A photographic journey through the streets of Germany
June 18, 2009 - August 18, 2009
There are 303 roads, streets, and paths in Germany, whose names refer to a Jewish presence. Artist Susan Hiller has visited all of them over a three-year period, filming and taking photographs of these historically evocative places. The J. Street Project is an exhibition of photographs, video and an artist’s book that explores the landscape’s capacity to memorialize. Hiller’s subject matter is the tracing of an absence, explicitly named on maps and street signs as “Judenstrasse” or “Judenweg.” These banal markers invest ordinary German places, inner-city shopping streets, dreamy lanes, anonymous suburbs, and secluded country roads, with an eloquent silence. Hiller’s approach to the enormity of the Holocaust is completely fresh and succeeds in pulling in audiences who no longer feel capable of considering the subject and engages them in a new dialogue about survival and renewal.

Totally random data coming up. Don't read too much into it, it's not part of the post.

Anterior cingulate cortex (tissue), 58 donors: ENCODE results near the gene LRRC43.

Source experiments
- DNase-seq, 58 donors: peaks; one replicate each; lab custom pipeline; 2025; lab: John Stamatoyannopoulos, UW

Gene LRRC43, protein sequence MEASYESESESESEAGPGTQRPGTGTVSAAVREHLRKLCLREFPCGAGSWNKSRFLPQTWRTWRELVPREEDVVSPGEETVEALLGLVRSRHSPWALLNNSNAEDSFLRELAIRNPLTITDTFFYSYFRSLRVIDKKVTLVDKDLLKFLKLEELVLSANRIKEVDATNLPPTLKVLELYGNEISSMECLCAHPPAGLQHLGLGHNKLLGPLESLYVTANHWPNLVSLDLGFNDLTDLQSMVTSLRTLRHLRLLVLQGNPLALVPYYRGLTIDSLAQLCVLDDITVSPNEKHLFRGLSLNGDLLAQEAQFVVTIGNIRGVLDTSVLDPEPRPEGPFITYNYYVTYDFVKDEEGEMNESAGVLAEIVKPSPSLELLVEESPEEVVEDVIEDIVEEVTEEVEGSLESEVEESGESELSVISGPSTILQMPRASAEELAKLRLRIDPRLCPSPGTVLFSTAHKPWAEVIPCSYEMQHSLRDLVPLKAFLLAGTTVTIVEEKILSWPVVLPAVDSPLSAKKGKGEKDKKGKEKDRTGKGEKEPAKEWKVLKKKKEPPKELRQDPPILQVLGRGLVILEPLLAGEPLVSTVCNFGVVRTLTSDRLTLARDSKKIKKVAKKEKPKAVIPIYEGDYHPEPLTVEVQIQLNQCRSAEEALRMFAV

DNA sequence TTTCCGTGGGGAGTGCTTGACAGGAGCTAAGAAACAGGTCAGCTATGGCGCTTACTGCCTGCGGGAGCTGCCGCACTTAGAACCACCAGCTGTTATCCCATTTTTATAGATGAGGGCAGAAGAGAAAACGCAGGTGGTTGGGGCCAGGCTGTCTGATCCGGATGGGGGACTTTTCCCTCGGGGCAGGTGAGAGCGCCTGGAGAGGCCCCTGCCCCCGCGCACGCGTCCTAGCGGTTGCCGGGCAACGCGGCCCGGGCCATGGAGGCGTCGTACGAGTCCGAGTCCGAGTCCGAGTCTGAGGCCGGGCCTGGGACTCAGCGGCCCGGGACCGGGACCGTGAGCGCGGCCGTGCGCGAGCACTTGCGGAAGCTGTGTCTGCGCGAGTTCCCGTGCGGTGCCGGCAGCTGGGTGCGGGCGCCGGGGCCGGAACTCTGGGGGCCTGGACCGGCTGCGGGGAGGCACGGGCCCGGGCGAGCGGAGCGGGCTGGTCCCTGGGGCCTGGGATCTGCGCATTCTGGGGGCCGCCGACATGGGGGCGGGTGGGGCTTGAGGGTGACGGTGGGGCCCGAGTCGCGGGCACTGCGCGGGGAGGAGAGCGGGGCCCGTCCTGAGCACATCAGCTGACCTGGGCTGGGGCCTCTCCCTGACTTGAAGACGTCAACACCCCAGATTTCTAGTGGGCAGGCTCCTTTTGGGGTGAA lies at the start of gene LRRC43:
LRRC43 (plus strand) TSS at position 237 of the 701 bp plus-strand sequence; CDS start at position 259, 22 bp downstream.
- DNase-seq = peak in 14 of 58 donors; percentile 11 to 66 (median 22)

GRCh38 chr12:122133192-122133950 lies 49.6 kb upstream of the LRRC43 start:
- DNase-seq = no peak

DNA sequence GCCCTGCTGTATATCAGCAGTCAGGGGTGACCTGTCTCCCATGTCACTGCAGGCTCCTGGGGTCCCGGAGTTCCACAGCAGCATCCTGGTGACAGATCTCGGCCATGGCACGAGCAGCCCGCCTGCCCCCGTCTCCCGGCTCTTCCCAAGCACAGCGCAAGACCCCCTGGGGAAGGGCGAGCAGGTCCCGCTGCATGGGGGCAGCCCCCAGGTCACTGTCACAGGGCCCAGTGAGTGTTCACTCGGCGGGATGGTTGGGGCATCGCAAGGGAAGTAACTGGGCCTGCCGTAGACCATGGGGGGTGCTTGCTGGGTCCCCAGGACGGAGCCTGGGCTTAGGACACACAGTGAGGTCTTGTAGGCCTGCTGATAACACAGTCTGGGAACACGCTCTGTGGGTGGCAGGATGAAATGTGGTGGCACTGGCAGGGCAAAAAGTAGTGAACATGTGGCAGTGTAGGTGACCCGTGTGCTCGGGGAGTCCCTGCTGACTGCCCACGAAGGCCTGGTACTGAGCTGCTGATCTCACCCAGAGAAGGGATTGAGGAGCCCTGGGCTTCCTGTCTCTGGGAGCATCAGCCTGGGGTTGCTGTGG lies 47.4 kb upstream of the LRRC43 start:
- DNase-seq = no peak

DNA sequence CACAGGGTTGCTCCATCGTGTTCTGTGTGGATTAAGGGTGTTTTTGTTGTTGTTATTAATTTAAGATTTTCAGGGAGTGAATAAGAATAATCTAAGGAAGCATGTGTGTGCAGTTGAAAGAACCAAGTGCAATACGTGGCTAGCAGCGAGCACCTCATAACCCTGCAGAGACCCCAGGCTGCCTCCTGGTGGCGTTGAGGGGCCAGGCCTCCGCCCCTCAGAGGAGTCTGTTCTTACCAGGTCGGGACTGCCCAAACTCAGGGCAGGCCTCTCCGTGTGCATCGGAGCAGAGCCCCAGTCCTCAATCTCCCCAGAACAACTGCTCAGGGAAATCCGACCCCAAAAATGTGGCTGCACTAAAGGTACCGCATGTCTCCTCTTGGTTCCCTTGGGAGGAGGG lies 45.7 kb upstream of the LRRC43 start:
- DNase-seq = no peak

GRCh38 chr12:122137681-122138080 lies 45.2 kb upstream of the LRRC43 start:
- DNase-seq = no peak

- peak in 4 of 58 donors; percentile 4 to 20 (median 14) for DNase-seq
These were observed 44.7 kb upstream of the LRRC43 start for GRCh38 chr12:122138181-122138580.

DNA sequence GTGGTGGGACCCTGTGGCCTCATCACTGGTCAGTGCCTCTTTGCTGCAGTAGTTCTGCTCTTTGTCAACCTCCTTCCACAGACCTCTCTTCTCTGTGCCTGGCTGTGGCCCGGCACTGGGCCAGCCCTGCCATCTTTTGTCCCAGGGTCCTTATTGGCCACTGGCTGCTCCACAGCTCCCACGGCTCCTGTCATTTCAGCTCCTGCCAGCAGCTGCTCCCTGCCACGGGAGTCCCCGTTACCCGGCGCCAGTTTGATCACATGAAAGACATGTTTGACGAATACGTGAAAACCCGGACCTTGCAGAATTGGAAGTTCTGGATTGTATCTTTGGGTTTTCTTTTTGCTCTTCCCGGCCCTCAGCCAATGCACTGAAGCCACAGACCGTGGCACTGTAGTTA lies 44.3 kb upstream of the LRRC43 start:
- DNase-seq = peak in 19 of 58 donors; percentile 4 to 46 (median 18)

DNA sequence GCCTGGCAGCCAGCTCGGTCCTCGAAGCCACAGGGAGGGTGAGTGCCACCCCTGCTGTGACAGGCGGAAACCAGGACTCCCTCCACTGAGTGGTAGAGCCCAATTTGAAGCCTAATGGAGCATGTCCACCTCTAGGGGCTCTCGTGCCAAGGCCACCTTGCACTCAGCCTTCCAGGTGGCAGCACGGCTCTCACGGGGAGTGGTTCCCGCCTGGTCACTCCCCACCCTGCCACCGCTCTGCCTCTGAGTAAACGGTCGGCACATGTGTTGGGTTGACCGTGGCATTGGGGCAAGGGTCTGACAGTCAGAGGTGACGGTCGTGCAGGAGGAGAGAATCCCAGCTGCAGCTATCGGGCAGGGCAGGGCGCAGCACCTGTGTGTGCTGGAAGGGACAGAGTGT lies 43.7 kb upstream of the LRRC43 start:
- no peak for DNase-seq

Susan Hiller , Detail of ‘The J.Street Project (Index)’, 2002-2005, Wall-based installation: 303 archival colour inkjets mounted on Kapaline, oak frames, index and map in adhesive vinyl, Courtesy the artist and Timothy Taylor Gallery, London
This exhibition has been organized by the Contemporary Jewish Museum and is generously supported by a lead grant from the Koret and Taube Foundations, with additional support from Maribelle and Stephen Leavitt, Barbara and Kurt Gronowski, and the Consulate General of Germany - San Francisco.
Lead Inaugural Year Exhibition Support: